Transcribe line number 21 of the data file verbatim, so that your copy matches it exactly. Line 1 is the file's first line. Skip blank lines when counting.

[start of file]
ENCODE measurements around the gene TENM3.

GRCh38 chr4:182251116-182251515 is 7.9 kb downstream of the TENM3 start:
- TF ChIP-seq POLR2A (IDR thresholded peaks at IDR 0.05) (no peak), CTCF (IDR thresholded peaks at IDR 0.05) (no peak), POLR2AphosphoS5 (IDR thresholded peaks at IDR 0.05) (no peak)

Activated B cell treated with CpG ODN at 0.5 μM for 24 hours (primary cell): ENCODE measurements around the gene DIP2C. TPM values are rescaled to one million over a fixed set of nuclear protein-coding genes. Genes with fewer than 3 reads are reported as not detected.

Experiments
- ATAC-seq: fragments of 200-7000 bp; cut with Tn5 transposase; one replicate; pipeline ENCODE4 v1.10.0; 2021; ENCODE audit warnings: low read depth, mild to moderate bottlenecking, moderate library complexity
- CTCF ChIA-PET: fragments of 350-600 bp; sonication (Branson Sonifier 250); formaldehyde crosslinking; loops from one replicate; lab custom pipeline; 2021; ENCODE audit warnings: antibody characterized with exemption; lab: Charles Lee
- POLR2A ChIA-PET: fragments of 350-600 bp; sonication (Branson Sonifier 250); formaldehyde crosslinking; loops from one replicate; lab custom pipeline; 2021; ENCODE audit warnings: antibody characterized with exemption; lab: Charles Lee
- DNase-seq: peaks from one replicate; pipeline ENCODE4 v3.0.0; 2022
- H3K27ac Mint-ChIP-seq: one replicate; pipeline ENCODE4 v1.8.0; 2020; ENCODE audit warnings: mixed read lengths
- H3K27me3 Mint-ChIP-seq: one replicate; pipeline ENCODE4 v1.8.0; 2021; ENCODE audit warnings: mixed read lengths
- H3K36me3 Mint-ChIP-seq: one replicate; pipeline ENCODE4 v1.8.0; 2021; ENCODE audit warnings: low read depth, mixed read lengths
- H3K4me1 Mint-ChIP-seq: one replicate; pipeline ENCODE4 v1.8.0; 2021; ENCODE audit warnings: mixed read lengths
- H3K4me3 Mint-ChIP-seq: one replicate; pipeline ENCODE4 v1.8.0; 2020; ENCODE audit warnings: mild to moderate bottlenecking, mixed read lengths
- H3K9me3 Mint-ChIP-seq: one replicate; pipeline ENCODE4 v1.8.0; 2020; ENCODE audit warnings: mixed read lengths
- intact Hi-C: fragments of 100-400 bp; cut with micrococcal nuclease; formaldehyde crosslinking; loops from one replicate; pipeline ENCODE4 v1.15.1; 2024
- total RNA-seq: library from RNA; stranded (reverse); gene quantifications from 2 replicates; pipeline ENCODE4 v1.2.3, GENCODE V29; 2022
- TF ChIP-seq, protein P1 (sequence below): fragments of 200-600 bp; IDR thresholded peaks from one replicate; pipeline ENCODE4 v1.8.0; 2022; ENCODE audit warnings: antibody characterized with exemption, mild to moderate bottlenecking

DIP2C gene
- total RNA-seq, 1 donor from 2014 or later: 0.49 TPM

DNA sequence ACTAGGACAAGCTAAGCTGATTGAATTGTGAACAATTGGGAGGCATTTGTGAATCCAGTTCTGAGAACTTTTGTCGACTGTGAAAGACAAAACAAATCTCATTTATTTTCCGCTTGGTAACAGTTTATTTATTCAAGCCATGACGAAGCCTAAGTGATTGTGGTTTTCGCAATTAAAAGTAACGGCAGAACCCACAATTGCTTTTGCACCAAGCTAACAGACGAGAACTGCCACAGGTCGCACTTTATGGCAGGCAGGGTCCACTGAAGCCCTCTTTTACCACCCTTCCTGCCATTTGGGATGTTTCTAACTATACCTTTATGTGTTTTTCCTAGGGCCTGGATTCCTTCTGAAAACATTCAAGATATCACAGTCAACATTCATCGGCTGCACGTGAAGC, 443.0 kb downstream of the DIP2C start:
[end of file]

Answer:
DNA sequence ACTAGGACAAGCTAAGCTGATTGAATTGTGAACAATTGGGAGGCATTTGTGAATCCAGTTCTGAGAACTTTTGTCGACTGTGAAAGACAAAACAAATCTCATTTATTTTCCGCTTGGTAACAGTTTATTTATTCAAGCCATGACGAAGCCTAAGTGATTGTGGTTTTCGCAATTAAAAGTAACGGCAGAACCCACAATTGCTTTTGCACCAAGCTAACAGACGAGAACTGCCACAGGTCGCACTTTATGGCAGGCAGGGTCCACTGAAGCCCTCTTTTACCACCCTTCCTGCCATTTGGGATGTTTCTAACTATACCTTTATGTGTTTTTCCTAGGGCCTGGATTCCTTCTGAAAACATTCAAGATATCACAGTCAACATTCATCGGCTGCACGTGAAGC, 443.0 kb downstream of the DIP2C start: